Splashing in the shallow end is divine, but mere inches of water can be dangerous. Children 12 to 36 months of age have the highest risk of drowning, according to the American Academy of Pediatrics (AAP). That said, there's plenty you can do to protect your child.
While baby swim lessons are a no-go until after your baby's first birthday, you can feel free to introduce her to an outdoor swimming pool on your own if she is at least one month old. When you do, rather than rely on one of the strategies below, follow several, or all. Layering on safeguards ensures no slipups.
Stay near. "Always be close enough to lay a hand on your child," explains Jeffrey Weiss, M.D., lead author of the AAP's latest policy statement on drowning prevention. Keep him within arm's reach when near water. Babies can drown in very little water, so be vigilant.
Beware inflatable pools. It's easy for a tot to lean over and tumble headfirst into these soft-sided water spots. Supervise carefully, empty smaller pools after use, and fence off large dunking pools.
Hit the books. Parents should have CPR and basic water-safety training, advises Connie Harvey, manager of aquatics technical development at the American Red Cross Preparedness and Health and Safety Services. Get trained through the American Heart Association or the American Red Cross.
Skip the floaties. Both the AAP and the Centers for Disease Control and Prevention (CDC) advise against air-filled swim aids. They give a false sense of security and can easily be punctured or deflate.
Fence it in. Make sure your home swimming pool is surrounded by four-sided fencing that is at least 4 feet high and a childproof gate, Dr. Weiss says.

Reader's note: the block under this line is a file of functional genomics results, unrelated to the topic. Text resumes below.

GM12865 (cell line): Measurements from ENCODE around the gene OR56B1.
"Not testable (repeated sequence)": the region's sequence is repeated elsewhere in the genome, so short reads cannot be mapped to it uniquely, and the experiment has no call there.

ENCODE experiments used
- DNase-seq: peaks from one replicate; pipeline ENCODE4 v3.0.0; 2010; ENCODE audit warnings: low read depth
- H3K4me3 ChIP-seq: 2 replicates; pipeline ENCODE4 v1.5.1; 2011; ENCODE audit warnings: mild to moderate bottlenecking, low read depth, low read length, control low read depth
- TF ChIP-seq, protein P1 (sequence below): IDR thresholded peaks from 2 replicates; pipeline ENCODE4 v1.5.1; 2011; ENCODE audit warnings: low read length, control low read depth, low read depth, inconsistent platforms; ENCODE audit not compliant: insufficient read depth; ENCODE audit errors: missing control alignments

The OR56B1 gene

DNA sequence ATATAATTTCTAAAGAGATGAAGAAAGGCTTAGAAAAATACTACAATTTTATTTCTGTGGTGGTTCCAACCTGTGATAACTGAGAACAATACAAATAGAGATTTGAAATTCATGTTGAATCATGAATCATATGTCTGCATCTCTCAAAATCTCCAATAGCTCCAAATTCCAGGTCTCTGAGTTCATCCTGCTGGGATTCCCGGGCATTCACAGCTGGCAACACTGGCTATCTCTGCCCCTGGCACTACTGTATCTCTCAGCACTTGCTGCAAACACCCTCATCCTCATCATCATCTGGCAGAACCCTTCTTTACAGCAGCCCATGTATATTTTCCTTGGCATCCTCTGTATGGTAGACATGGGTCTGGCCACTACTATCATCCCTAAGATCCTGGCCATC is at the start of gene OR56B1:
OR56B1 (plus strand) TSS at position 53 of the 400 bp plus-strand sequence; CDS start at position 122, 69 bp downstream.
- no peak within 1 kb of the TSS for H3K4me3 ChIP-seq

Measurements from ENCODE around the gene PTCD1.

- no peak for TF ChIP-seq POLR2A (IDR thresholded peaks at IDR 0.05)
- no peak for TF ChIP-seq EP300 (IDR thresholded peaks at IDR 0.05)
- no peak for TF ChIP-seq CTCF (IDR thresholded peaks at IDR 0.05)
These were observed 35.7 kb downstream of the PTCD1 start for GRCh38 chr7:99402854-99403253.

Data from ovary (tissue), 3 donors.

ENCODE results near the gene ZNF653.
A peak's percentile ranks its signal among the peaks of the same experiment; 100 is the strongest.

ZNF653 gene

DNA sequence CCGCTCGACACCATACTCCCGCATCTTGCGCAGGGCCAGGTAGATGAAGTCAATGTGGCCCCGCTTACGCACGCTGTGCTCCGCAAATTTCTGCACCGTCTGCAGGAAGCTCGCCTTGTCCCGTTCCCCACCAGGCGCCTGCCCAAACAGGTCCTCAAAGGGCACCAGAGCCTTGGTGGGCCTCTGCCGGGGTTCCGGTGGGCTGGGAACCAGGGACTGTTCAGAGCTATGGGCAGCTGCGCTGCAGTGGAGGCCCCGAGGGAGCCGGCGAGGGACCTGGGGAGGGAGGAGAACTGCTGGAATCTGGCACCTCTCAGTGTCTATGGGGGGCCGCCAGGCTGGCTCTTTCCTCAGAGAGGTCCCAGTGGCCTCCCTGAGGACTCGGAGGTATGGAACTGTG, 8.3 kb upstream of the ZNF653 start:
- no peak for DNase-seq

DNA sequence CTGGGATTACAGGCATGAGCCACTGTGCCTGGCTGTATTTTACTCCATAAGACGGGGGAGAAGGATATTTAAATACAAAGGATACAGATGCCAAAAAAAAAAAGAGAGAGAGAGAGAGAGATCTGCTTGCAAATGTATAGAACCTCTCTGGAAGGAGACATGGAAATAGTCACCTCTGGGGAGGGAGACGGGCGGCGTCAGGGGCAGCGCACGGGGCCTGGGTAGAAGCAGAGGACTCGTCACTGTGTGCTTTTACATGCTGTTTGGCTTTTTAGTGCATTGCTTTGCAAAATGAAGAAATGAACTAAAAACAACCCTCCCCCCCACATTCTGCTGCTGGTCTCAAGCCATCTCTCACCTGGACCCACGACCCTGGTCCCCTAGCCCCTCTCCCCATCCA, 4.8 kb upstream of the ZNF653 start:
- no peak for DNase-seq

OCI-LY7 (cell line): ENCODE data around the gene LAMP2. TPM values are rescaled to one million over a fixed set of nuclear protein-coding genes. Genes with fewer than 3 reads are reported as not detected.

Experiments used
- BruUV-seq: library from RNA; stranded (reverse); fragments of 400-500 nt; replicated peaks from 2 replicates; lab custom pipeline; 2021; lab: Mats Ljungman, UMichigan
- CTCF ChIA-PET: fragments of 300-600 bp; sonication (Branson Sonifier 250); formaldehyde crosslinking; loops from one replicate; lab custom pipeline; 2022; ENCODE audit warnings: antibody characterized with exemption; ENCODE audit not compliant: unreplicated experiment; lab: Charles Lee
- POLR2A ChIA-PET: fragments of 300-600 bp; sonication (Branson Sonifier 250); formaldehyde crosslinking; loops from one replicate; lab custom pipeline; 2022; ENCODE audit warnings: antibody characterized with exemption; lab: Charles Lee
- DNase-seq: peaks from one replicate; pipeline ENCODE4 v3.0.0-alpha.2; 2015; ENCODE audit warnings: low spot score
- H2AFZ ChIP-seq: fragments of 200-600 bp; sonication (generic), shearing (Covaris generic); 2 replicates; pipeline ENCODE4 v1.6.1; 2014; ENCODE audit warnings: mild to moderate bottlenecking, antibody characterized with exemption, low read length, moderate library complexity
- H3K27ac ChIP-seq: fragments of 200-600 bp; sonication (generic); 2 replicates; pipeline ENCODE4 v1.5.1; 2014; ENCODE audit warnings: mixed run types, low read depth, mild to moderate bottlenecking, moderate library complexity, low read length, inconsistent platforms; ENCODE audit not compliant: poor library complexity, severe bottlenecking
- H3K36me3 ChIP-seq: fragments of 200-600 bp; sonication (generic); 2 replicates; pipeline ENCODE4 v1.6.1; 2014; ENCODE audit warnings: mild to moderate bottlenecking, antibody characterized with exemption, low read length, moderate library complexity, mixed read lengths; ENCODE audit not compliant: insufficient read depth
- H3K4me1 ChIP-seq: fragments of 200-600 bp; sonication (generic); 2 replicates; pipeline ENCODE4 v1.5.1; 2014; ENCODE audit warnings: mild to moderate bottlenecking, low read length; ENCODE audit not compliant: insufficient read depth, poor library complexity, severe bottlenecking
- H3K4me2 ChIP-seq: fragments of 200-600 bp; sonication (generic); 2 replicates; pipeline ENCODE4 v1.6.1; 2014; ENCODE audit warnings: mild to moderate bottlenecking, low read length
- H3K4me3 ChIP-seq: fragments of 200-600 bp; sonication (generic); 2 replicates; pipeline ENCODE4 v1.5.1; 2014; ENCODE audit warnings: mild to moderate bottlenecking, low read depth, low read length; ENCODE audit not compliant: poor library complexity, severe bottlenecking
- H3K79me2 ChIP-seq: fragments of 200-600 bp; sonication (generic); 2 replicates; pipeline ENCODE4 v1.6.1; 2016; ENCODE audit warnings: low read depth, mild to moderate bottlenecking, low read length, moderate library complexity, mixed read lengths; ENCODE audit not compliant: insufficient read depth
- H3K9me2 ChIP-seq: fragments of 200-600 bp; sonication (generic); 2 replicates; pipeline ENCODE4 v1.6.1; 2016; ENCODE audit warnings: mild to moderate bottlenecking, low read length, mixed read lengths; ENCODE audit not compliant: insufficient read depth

Hold off on lessons until 12 months. The AAP does not recommend formal water safety programs for children younger than 1 year of age.
Start in the bathtub. It's an easy and convenient way to get your baby accustomed to the water. Hop in there with him to create a safe and fun environment. To get him used to the feeling of water on his head, fill a cup and gently pour it over his hair, letting it cascade over his face too.
Time it right. Even a newborn can take a dip (but make sure not to wet his face, Dr. Weiss says). You can begin introducing your baby to the water as early as you feel comfortable, as long as his belly button or circumcision has healed. The younger a child is when she starts, the more comfortable she's likely to be in the pool. Always check with your pediatrician before you start, though.
Make it fun. "Body language says it all," says Lars Merseburg, a founder of Imagine Swimming School, in New York City. If you're relaxed, smiling, and making eye contact, Baby will learn that the water is a safe, fun place to be. While you're in the water, sing songs or play games such as motorboat to keep Baby entertained.
Check the temperature. Be sure the water is more bathtime than brrr (at least 83 degrees). If the water at your pool is cooler, you can still take your baby in, but you may need to get out every 10 minutes or so to warm up. Pay attention to lip, finger, and toe color and if it turns purplish, take Baby out of the pool.
Set the mood. Stake out a calm, shallow area of the pool, and make sure Baby's rested. "If swim time interferes with his nap schedule, you can count on tears," Merseburg says.
Don't be pushy. If he looks scared, ease off. "Take Baby out, tell him it's okay, and try later," advises Cheryl Wu, M.D., a pediatrician in New York City. Some babies take to the water immediately; others are more hesitant. It's important to follow your baby's cues, and not push her to try anything she's not ready for. If your baby starts to cry or get fussy, take her out to warm up, offer her something to eat, and let her rest.
Introduce him slowly. Hold Baby securely and use a cup to wet his skin so he adjusts to the temperature. Next, ease him in gradually by dipping his feet and the rest of his body — but go no further than chin-deep.
RELATED: How to Teach Your Baby to Swim
The four fun games below will entertain — and instruct — your bambino.
Dangle your baby's feet in the water and gently pull her around.
Benefits: She'll start kicking and get used to the feeling of water resistance.
Anything from dipping her toes to dunking her nose is a blast when Baby sees you do it first.
Benefit: You'll spur your tadpole to try new things.
Hold a rubber duckie just out of reach and coax her to grab and pull it toward her as you hold her from behind.
Benefit: It teaches stroke-like motions.
Lay baby on her belly on a foam mat and slowly move it back and forth.
Benefits: Strengthens back and neck and helps her feel secure while floating.